Washington Watch: Congress releases final appropriations bills


Congress on Thursday released text and accompanying report language for the six fiscal year (FY) 2024 appropriations bills it had not yet passed, including the all-important Labor, Health and Human Services and Education (LHHS-ED) appropriations bill.

Congress is now racing to pass the combined bills before the end of the week to avoid, or at least minimize, a partial government shutdown.

The bills adhere to funding caps set last year in the Fiscal Responsibility Act, which essentially provide the same funding as in FY 23. Therefore, most programs of interest to community colleges are funded at the same amount as last year. This includes longstanding priorities such as Trio, GEAR-UP, Adult Basic Education, Childcare Access Means Parents in School, the Workforce Innovation Act state funding streams, Department of Labor (DOL) apprenticeship grants and others.

Level funding, for the most part

The maximum Pell Grant award is kept steady at $7,395. Congress provided the same amount of money for the program as it has for several years, but that is no longer sufficient to increase the maximum award. The program surplus that has enabled recent maximum increases has dwindled due to recent changes in need analysis via the Simplification Act that substantially raised the program’s cost.

The Strengthening Community College Training Grants (SCCTG) program is also level-funded at $65 million. This is a very welcome outcome, as the program was slated for a $10 million cut in the Senate LHHS-ED appropriations bill. The American Association of Community Colleges thanks the many campus officials who lobbied on behalf of this program.

Unfortunately, the Higher Education Act Title III-A Strengthening Institutions Program suffered the opposite fate. It, too, was reduced by $10 milllion (to $112 million) in the Senate and level-funded in the House. Unlike with the SCCTG program, here the $10 million reduction was included in the final bill. Other Title III programs received small increases. Notably, of the approximately $4.5 million increase for historically black colleges and universities, $3 million is reserved for community colleges.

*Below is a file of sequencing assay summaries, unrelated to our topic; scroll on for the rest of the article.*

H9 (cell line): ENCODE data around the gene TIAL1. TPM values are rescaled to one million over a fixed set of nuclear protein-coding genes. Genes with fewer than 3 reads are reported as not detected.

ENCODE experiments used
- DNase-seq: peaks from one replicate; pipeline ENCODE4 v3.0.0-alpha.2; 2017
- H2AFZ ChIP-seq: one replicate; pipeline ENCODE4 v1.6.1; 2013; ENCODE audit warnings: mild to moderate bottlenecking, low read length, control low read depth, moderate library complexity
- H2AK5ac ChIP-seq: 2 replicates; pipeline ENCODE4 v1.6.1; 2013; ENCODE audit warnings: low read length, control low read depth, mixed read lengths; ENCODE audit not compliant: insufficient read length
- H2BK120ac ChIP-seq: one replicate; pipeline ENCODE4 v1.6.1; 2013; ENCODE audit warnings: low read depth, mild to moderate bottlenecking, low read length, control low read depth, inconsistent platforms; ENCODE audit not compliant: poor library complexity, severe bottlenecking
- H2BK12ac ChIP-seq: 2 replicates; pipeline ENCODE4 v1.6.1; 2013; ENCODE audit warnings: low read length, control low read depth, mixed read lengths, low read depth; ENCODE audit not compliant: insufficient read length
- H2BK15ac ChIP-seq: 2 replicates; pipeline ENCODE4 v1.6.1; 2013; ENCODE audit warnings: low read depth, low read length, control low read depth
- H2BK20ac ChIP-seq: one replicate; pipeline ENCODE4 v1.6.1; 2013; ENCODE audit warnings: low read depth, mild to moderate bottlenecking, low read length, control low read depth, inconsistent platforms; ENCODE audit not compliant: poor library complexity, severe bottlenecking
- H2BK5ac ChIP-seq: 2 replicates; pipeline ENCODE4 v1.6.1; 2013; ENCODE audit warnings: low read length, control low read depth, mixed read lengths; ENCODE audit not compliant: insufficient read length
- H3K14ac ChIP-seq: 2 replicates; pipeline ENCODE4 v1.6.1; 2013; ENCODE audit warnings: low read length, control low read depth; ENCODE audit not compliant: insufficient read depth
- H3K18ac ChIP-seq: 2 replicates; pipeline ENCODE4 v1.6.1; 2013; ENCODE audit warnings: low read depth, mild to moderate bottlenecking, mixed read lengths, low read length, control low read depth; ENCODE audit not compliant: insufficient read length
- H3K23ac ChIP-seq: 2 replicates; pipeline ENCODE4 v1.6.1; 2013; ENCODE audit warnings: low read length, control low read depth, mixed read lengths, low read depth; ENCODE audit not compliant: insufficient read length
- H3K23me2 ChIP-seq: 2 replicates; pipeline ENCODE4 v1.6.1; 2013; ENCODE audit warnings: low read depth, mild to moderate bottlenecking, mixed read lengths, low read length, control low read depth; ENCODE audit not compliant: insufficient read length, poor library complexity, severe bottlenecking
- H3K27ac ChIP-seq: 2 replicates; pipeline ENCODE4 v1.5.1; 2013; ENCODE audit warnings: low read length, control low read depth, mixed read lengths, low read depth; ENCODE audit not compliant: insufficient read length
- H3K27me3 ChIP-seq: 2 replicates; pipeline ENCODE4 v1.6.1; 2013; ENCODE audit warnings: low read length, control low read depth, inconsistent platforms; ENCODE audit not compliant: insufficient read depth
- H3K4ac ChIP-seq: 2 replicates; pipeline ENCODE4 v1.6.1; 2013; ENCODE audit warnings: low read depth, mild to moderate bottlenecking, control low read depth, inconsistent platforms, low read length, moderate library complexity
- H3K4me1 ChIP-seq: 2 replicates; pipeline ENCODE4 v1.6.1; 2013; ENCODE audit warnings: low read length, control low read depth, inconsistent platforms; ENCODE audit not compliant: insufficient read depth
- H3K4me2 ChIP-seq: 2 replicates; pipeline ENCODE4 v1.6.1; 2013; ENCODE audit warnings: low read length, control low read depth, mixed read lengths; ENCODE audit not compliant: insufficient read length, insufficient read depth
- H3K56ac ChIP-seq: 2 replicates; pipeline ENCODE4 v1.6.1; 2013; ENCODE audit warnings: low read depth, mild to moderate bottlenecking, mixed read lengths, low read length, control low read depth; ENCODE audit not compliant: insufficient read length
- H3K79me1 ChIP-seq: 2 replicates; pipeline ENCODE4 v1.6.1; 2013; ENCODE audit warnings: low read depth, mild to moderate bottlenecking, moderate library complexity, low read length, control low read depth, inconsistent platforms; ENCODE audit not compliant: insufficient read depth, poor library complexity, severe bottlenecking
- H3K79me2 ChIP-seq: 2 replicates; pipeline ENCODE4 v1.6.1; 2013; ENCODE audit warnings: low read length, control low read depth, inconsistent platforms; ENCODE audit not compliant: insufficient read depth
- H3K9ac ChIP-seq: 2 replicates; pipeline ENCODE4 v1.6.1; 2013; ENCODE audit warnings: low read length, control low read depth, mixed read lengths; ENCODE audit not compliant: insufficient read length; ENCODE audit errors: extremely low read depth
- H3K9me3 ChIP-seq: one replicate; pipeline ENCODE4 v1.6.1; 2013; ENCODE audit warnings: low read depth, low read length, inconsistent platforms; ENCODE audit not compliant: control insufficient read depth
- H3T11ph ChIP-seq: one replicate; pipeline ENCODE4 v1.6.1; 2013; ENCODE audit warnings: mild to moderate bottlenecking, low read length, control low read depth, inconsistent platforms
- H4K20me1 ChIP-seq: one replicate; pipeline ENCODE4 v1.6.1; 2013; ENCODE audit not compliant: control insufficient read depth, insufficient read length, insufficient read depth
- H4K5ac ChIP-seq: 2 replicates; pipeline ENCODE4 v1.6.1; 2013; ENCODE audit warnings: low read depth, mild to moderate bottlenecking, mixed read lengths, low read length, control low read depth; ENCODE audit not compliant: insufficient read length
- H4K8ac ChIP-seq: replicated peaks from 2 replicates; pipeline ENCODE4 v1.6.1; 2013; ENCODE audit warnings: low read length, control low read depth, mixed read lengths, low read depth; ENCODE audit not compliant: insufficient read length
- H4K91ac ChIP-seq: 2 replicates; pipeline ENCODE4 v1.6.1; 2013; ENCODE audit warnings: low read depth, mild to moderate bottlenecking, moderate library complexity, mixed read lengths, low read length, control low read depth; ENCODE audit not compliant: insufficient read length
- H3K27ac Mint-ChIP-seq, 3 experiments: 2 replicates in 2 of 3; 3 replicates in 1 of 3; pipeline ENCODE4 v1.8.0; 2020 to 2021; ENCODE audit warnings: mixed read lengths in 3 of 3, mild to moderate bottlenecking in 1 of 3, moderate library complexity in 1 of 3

The Perkins CTE program Basic State Grants were increased by $10 million (to $1.44 billion), though Perkins overall was cut by $10 million due to a $20 million decrease in national programs.

Nursing directive, earmarks

The bill’s accompanying report includes a directive to the Health Resources and Services Administration  (HRSA) to make information available online within 180 days of the bill’s passage on the “participation of community colleges in programs for increasing the supply of the nursing workforce.” AACC worked with Rep. Juan Ciscomani (R-Arizona) to include this report language and is following up with HRSA on this directive.

The bill also includes Community Project Funding grants (aka “earmarks”), though they are substantially reduced from last year. The FY 24 bill contains $202 million in earmarks through the Education Department, down from $430 million last year. DOL earmarks amount to roughly half of last year’s.

After a tremendous amount of uncertainty and feverish advocacy, overall FY 24 funding results represent a steady-state outcome that was not preordained at the beginning of the year. For that, institutions and students have reason to be thankful and to appreciate the importance of making the case to Congress.  And, for better or for worse, the start of the next fiscal year is barely six months away.

About the Author

Jim Hermes
Jim Hermes is associate vice president of government relations at the American Association of Community Colleges.
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